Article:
Weather

I’m hoping for rain, not least because our garden watering system isn’t working and I’m clambering over the rocky ground with a heavy watering can sploshing against my leg. I’m concentrating on the citrus trees – lemons, oranges, grapefruit – because those are currently in fruit, and not being true natives they are intolerant of aridity. The water from Eleuterio’s riverside well, which usually fills our garden tank, isn’t reaching us. We’ve replaced bits of the pump, searched the hoses for kinks, put in new junction pieces, all without success. Eleuterio said he found an amphibian in the piping and thought that was the problem, but I guess it’s been removed and yet nothing has changed. The amphibian was identified by an Algarvian name which we couldn’t recognise, and by the way I now know the amphibians and reptiles of Portugal pretty damn well having attended two lectures on the subject in Sagres and made copious notes. (That weekend wasn’t just about birds.) Which also means that my recent claim to know nothing of reptilian reproduction is no longer valid. All the baby lizards and geckos around now are the product of a second breeding cycle – which only happens in advantageous years – and is thanks to a bounty of insects resulting from the rain in May. So there you go. But Eleuterio’s name for the beast-that-hadn’t-anyway-caused-the-blockage eluded us. And rain is eluding us too, though I had hoped the ferocious weather on the other side of the Atlantic might throw a drop or two our way.

What's left of the swimming area, and all that's left of the river hereabouts

What’s left of the swimming area, which is all that’s left of the river hereabouts. Look closely and you’ll see it is full of fish trying to hide in the shadows

 

Although the riverside wells have water, the river itself is almost totally dry. The swimming area is down to the size of a small bathtub, lively with fish. Since we cannot refill our garden tank from the riverside well, we’re going to have to buy in water. (The well on our own land, 150 metres higher than the river, provides enough water only for our household use, and that barely.) Today it’s being delivered. It won’t be any easy drop. The tractor and tanker will have to drive partway up a steep hillside path, park near the little round wooden house and hope the hose is long enough to reach the tank from there. The Algarvians are practical people who can get things done, so I hope it will be all right.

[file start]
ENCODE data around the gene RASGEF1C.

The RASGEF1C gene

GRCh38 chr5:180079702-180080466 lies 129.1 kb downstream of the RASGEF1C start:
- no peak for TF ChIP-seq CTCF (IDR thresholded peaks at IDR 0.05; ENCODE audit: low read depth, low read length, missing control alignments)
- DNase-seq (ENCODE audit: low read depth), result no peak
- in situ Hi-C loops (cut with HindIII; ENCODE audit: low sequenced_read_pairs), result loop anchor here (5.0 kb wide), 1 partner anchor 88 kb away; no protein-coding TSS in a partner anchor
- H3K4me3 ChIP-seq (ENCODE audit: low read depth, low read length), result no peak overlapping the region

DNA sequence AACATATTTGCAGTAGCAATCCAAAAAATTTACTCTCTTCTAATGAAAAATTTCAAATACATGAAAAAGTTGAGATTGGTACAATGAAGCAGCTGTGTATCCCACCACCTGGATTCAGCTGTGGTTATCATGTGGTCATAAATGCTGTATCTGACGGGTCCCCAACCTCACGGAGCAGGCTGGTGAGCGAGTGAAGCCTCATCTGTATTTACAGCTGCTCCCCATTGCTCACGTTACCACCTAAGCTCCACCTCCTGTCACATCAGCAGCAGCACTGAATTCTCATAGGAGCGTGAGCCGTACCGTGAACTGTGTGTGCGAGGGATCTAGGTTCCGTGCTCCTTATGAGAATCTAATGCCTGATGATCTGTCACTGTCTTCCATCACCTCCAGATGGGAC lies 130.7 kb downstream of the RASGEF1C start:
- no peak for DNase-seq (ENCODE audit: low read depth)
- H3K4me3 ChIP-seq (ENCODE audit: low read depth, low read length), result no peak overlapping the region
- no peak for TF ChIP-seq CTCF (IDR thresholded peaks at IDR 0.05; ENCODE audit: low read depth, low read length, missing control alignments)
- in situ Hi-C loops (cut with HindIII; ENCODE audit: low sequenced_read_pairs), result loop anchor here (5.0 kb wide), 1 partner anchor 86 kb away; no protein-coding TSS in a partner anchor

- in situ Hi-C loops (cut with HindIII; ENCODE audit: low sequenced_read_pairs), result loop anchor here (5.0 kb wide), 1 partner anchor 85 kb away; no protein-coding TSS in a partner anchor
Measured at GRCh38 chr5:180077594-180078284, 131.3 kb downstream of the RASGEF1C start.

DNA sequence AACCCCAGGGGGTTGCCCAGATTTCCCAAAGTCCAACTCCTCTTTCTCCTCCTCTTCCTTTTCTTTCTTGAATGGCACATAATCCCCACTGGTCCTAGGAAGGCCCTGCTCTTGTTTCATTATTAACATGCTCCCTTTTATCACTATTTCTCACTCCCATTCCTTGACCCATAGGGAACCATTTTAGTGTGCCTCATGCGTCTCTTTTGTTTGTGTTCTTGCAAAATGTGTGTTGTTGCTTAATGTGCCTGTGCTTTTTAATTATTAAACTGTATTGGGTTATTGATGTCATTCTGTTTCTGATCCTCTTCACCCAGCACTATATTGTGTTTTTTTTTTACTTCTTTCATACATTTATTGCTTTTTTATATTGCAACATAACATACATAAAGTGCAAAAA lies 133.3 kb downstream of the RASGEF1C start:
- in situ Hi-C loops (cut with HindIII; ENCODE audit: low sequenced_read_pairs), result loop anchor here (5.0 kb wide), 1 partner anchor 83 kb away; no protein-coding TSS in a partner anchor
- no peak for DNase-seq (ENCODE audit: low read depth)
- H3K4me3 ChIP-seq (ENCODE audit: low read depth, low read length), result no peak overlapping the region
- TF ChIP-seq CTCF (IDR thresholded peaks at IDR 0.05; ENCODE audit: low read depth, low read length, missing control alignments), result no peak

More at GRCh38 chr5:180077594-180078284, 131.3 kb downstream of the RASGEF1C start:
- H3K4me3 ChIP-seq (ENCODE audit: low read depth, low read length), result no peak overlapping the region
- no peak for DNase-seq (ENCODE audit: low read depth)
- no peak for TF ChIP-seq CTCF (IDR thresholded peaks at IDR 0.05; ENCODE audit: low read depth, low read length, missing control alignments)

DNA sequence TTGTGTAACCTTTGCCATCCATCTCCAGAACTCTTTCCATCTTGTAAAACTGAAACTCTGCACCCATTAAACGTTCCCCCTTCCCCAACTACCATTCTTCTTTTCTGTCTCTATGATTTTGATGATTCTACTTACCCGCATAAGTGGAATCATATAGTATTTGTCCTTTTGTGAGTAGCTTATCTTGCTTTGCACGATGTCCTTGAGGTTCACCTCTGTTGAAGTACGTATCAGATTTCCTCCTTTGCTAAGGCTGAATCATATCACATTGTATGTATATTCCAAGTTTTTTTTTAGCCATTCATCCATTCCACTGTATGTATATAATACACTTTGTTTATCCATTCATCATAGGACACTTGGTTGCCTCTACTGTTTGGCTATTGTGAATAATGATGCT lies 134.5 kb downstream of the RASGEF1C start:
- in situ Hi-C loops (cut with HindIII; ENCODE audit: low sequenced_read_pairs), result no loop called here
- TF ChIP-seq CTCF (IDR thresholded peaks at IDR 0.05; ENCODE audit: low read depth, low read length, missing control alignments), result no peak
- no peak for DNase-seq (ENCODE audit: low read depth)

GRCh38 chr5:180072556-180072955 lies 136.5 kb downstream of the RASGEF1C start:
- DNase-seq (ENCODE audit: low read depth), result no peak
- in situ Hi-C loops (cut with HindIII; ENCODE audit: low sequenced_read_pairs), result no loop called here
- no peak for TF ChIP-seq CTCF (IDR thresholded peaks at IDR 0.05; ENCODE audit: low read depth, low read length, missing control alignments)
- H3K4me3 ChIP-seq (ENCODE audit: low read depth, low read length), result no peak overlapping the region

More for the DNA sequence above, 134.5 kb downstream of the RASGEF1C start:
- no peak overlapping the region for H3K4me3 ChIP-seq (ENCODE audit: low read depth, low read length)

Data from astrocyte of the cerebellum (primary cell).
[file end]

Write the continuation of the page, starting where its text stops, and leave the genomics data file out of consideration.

Costa, the ever-practical Renault 4 man, continues to be reachable only by extraordinary and unconventional means. Rolie has been choking and coughing lately, and I wanted to take him in for a service. I called Costa but had no luck in getting through. The next day, Husband and I were driving through Tavira at night in the jeep when we saw a car ahead of us with no lights on. Husband, in his dutiful, slightly overbearing way, beeped at the car a couple of times to alert them to their lack of illumination. The car pulled over instead – and out from the passenger seat leapt Costa. I jumped out too, and we shook hands and discussed arrangements for Rolie, while the two men in the driving seats nodded to each other and Husband politely suggested the other put his lights on. Yesterday I took Rolie to the garage in Olhão that Costa had arranged. Within twenty-four hours, some troublesome part had been replaced and Rolie is now rolling along as smooth as anything. My dear little old polluter. I’ll be very sad when I have to let him go.

No blog next week, because we will be in England for a wedding. Thereafter comes a heavy schedule of activism. I’d imagined a quieter autumn after the summer beach events, but there’s no let-up. More on that to come.

We've stocked up for the winter with a tonelada (metric tonne) of azinheiro (holm oak). It took the delivery man half an hour to unload and stack it

We’ve stocked up ready for the winter with a tonelada (metric tonne) of azinheiro (holm oak). It took the delivery man half an hour to unload and stack it. When it goes into the wood-burner, it will smell heavenly

A couple of details from Tavira: crown in the wall of a beautiful garden, which is the former cemetery of the church of St Francis (Convento de São Francisco)

A couple of details from Tavira: crown in the wall of a beautiful garden, the former cemetery of the church of St Francis (Convento de São Francisco)

Another detail from the same site: the gecko at the foot of a pillar in what appear to be gothic side chapels, open to the elements

Another detail from the same place: the gecko at the foot of a pillar in what appear to be two gothic side chapels, open to the elements

3 Comments

  1. Fatma Nedjib

    Ahh, hints of Autumn/Winter approaching with talk of dry river beds, water delivery and logs for burning. These seasons have their purpose! Hope the longed for rain reaches you. It’s no fun climbing uneven ground to water with a full wtaering can banging against your leg!

    Reply
  2. BeckyB

    Hope the rain has arrived by the time you depart for our shores . . . .and that the rain holds off here in England when you are here for the wedding!

    Reply
  3. Hazel

    How come I didn’t receive this edition?! Only just read it! Am v. v. glad the rain finally arrived now. And next time I’m in Tavira I’d love to go and look at the gecko on the pillar. Reminds me of the cow licking its calf (carved in the 7th century) in the Indian town whose name I can never remember — it’s the life in both, I think. Because, of course, cattle and geckos bear no resemblance to each other!!! xx

    Reply

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